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Using Home Office Space as a Tax Deduction

Posted on December 6, 2013 by
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home office tax deductionWith home-based businesses cropping up all across the country, people will be taking certain tax deductions for their new self-employment venture to reduce the amount of taxes they must pay to the federal government. The home office space deduction allows the self-employed to claim a certain part of their home as a dedicated office area, as the expenses to operate this space can be deducted from their taxes.

In the past, you could use the regular method to deduct your home office space expenses. This method was very complex, so the IRS created a simplified method for office deductions that will begin in 2014 for the 2013 tax year. While the criteria for home office space deductions has not changed, you will no longer have to keep receipts and records of your expenses such as rent, utilities and real estate taxes.

How To Use The Simplified Method

If you choose to use the simplified method on your taxes this year, all you have to do is determine the amount of square footage in your home that is dedicated to your business. Once you have the square footage, you deduct $5 from your taxes for every square foot of the home office space. So you will multiply your total square footage by $5 and deduct that amount on your taxes.

You can only deduct up to $1,500 from your taxes every year, so this limits your office space to 300 square feet. You can place the deduction on your federal tax form instead of filing Form 8829. If you are using the regular method, you will still need to use Form 8829.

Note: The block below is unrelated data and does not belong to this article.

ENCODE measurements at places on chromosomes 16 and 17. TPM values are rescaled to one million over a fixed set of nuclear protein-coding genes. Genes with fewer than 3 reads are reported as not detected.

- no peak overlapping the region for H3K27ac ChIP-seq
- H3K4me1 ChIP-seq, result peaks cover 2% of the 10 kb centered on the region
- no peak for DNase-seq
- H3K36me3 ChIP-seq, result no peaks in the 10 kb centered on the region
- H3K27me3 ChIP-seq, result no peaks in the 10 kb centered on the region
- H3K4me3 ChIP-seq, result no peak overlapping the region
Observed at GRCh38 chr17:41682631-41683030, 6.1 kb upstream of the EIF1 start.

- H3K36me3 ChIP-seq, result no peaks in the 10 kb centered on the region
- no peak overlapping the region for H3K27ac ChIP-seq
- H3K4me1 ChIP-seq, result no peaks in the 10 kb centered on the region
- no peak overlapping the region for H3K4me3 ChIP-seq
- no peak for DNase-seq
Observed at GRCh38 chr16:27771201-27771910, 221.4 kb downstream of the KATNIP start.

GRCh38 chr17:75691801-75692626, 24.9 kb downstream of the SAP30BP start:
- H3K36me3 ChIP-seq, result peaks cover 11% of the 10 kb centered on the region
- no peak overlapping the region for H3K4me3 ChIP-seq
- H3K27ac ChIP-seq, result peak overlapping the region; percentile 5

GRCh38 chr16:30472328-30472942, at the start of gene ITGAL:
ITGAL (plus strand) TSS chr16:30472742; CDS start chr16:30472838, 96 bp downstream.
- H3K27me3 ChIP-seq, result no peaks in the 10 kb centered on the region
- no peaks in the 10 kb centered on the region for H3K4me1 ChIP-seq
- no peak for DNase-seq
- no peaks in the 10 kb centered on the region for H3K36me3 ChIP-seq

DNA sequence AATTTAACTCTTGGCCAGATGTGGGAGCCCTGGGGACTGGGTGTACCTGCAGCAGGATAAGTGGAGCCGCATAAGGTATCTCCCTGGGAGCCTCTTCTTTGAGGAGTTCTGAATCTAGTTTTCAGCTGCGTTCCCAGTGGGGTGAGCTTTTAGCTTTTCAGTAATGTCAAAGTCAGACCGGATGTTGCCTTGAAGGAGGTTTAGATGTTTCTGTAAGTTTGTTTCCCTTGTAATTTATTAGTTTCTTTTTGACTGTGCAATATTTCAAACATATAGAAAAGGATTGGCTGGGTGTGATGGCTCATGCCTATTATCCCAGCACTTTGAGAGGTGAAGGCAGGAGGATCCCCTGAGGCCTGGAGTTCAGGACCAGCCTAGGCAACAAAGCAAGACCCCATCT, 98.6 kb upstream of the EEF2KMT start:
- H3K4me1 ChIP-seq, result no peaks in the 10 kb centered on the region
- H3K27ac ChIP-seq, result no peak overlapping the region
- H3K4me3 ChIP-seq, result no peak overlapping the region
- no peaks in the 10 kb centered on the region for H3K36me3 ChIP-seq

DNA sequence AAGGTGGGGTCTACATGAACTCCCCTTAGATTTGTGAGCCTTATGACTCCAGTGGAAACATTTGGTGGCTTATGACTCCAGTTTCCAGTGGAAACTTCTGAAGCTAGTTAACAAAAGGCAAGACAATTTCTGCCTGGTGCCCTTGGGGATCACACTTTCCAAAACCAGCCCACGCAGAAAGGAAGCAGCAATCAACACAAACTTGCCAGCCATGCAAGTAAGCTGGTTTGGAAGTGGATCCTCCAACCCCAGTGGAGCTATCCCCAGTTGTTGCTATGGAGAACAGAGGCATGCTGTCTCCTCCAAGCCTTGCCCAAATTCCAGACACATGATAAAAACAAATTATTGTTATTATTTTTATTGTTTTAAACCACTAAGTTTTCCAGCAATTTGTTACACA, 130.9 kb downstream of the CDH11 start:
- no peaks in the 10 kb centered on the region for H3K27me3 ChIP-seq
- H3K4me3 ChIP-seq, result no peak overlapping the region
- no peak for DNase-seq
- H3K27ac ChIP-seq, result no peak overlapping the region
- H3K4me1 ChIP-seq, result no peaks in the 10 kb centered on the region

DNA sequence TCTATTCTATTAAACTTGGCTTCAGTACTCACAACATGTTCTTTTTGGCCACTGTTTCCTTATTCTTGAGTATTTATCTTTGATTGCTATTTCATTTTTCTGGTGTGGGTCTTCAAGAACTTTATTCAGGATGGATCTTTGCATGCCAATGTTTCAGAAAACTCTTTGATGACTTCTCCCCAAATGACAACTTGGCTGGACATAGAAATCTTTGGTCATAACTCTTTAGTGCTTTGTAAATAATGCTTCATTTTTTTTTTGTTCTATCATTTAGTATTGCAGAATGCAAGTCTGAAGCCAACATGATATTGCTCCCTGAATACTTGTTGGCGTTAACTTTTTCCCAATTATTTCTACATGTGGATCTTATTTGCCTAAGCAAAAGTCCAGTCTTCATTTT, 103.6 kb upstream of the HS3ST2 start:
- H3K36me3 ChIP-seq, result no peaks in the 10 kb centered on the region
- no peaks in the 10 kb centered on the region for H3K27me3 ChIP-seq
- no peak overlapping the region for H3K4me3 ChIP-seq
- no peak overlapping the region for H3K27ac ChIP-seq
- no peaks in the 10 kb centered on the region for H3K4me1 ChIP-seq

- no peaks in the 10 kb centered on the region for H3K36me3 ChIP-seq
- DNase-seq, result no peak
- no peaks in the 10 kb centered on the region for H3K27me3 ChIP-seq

You can still claim real estate taxes, allowable mortgage interests and casualty losses using the simplified method. These will be itemized deductions placed on Schedule A when you file your taxes.

Limitations To The Simplified Method

You can choose either the simplified method or the regular method for any one taxable year. Yet you cannot switch from one to the other for the same year. Also, you cannot claim a depreciation deduction for your home or get a recapture of depreciation when you sale your home, according to the IRS.

Other limitations include the fact that you can only use the simplified method for one home. You cannot use this deduction if claiming home office space in a secondary home. Yet you can use the regular method for the second home you own.

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